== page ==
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Common causes of hoarseness in children

Authors
Craig H Zalvan, MD
Jacqueline Jones, MD
Section Editor
Glenn C Isaacson, MD, FAAP
Deputy Editor
Carrie Armsby, MD, MPH

INTRODUCTION

Common causes of hoarseness in children (table 1) and an overview of their management will be reviewed here. Other related issues, including laryngeal anatomy, the physiology of phonation, and the evaluation of the child with hoarseness are discussed separately. (See "Hoarseness in children: Evaluation".)

OVERVIEW

"Hoarseness" or "dysphonia" are terms used to describe a change in the quality of the voice. The voice quality can be raspy, breathy, strained, fatigued, rough, tremulous, or weak. There may be a change in pitch, restriction of range, voice breaks, decreased projection, or abnormal resonance. The prevalence of hoarseness in children ranges from 4 to 23 percent [1-3]. Hoarseness can be caused by any process that affects the structure or function of the larynx. (See "Hoarseness in children: Evaluation", section on 'Physiology'.)

Etiologic categories of hoarseness include infection, inflammation, trauma, obstruction or infiltration, and congenital anomalies (table 1) [4]. In children, hoarseness is most often due to a benign or self-limited cause (eg, viral upper respiratory infection or vocal abuse and misuse) and can be managed with education, watchful waiting, and voice therapy. In addition, the growth of the vocal folds and laryngeal apparatus, change in habits, and change in the hormonal milieu that occur during puberty often contribute to improved voice quality. Surgery is reserved for persistent lesions with noted anatomic alterations.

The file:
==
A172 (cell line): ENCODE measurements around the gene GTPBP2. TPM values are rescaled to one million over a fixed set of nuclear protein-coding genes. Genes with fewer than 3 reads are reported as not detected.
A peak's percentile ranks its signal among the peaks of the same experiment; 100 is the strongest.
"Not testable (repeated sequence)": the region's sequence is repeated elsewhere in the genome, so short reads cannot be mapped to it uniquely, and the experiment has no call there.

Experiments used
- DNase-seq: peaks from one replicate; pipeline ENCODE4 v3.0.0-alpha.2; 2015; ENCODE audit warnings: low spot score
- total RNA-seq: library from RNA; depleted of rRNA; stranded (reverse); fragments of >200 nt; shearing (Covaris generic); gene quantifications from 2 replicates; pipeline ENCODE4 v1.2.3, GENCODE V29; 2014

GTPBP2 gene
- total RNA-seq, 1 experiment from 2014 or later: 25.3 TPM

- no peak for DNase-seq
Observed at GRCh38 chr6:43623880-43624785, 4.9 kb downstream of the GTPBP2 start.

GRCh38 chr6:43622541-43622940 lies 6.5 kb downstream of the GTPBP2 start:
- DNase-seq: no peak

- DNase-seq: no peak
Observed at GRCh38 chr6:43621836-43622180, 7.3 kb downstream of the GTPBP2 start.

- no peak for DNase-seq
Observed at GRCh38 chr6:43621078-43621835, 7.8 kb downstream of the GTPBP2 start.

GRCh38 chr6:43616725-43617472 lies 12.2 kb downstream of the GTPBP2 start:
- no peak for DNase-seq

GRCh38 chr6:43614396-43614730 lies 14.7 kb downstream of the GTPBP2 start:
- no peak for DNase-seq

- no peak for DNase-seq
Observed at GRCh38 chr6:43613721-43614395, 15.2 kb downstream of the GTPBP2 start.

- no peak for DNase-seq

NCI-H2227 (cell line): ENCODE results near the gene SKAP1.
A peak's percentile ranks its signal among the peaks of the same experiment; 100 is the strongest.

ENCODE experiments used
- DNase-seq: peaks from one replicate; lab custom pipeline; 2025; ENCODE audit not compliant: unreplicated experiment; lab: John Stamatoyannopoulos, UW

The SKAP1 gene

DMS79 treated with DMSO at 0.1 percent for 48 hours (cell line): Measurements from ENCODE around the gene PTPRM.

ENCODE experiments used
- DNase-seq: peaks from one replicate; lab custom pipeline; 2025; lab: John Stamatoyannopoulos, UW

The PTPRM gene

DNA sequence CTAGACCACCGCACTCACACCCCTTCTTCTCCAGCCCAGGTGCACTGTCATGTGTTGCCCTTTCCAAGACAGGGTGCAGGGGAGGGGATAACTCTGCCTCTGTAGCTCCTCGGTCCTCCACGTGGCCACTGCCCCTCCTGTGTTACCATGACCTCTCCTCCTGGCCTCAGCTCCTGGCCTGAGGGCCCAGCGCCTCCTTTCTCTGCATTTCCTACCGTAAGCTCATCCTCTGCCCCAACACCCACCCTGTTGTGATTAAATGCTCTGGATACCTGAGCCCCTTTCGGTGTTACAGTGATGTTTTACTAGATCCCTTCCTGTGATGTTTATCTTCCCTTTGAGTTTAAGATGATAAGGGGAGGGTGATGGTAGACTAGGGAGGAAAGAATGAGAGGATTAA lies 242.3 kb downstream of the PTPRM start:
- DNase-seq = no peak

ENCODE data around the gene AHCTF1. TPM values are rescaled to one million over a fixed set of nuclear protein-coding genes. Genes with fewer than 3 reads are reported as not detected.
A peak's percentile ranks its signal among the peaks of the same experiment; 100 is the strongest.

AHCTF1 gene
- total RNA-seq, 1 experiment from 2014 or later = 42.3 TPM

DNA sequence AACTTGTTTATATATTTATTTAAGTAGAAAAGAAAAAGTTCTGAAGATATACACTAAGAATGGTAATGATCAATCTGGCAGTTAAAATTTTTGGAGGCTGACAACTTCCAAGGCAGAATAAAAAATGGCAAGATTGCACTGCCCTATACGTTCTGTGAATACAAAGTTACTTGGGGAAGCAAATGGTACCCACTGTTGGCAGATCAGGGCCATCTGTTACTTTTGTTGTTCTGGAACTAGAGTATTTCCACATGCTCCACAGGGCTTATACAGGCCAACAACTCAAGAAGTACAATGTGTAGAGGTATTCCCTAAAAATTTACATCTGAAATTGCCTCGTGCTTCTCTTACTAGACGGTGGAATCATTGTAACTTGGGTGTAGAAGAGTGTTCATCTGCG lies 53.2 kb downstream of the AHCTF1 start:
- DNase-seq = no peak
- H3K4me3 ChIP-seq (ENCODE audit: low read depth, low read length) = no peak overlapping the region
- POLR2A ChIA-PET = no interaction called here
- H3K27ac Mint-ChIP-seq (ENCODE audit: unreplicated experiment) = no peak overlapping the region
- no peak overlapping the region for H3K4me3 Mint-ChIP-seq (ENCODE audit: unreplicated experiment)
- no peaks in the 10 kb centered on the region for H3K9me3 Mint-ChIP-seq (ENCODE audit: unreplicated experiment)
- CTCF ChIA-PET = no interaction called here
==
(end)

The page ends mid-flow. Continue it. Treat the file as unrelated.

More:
MUCOSAL LESIONS

Hoarseness in children is most often because of benign lesions of the vocal folds (eg, nodules, polyps, hemorrhage, hematoma).

Nodules — Vocal fold nodules are the most common cause of chronic hoarseness in school-aged children [5]. The majority of these lesions occur in boys, particularly at the age of nine years [6]. Vocal fold nodules usually are located on the anterior-free edge of the vocal fold at the point of greatest amplitude of vibration (the junction of the anterior one-third and the posterior two-thirds of the vocal fold) (picture 1). They develop from repeated trauma and abuse to the vocal folds (eg, screaming or shouting) that cause an inflammatory reaction with fibrotic healing. Vocal fold nodules are bilateral and can range in size from slightly raised hyperkeratotic lesions to larger broad-based lesions that prevent closure of the vocal folds. Stroboscopy can best examine and define the nature of laryngeal lesions. In the case of vocal fold nodules, the mucosal wave should remain intact. Nodules can be confused with mid-vocal fold fibrotic lesions and congenital lesions with contralateral reactive lesions.

                               

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Literature review current through: Nov 2016. | This topic last updated: Mon Oct 10 00:00:00 GMT+00:00 2016.
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